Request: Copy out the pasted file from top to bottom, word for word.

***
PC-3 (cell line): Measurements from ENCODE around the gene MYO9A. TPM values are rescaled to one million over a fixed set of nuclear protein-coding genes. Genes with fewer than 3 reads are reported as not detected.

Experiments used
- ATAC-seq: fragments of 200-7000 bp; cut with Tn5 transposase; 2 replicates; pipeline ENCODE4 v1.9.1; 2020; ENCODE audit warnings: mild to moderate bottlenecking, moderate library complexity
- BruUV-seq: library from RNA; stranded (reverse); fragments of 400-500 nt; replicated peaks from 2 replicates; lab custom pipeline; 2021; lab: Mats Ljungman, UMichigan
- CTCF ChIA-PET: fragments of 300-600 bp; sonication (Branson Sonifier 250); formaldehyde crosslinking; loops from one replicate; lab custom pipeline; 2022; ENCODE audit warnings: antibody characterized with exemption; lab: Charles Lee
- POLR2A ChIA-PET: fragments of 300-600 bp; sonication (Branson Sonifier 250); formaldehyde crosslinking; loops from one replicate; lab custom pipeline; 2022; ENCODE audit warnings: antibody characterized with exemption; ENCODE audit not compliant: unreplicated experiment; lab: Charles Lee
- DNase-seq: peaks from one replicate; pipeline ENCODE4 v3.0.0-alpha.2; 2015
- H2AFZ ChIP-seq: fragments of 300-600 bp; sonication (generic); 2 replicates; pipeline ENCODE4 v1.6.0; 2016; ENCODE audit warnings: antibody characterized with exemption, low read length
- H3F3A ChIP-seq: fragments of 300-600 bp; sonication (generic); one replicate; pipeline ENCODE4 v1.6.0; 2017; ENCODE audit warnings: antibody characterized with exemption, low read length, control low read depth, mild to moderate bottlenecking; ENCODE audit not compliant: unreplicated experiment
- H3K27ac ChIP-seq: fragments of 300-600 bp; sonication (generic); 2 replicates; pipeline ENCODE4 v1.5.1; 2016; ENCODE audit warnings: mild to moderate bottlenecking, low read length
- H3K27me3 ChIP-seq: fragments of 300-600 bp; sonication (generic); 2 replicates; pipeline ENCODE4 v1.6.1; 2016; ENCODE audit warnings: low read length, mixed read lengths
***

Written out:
PC-3 (cell line): Measurements from ENCODE around the gene MYO9A. TPM values are rescaled to one million over a fixed set of nuclear protein-coding genes. Genes with fewer than 3 reads are reported as not detected.

Experiments used
- ATAC-seq: fragments of 200-7000 bp; cut with Tn5 transposase; 2 replicates; pipeline ENCODE4 v1.9.1; 2020; ENCODE audit warnings: mild to moderate bottlenecking, moderate library complexity
- BruUV-seq: library from RNA; stranded (reverse); fragments of 400-500 nt; replicated peaks from 2 replicates; lab custom pipeline; 2021; lab: Mats Ljungman, UMichigan
- CTCF ChIA-PET: fragments of 300-600 bp; sonication (Branson Sonifier 250); formaldehyde crosslinking; loops from one replicate; lab custom pipeline; 2022; ENCODE audit warnings: antibody characterized with exemption; lab: Charles Lee
- POLR2A ChIA-PET: fragments of 300-600 bp; sonication (Branson Sonifier 250); formaldehyde crosslinking; loops from one replicate; lab custom pipeline; 2022; ENCODE audit warnings: antibody characterized with exemption; ENCODE audit not compliant: unreplicated experiment; lab: Charles Lee
- DNase-seq: peaks from one replicate; pipeline ENCODE4 v3.0.0-alpha.2; 2015
- H2AFZ ChIP-seq: fragments of 300-600 bp; sonication (generic); 2 replicates; pipeline ENCODE4 v1.6.0; 2016; ENCODE audit warnings: antibody characterized with exemption, low read length
- H3F3A ChIP-seq: fragments of 300-600 bp; sonication (generic); one replicate; pipeline ENCODE4 v1.6.0; 2017; ENCODE audit warnings: antibody characterized with exemption, low read length, control low read depth, mild to moderate bottlenecking; ENCODE audit not compliant: unreplicated experiment
- H3K27ac ChIP-seq: fragments of 300-600 bp; sonication (generic); 2 replicates; pipeline ENCODE4 v1.5.1; 2016; ENCODE audit warnings: mild to moderate bottlenecking, low read length
- H3K27me3 ChIP-seq: fragments of 300-600 bp; sonication (generic); 2 replicates; pipeline ENCODE4 v1.6.1; 2016; ENCODE audit warnings: low read length, mixed read lengths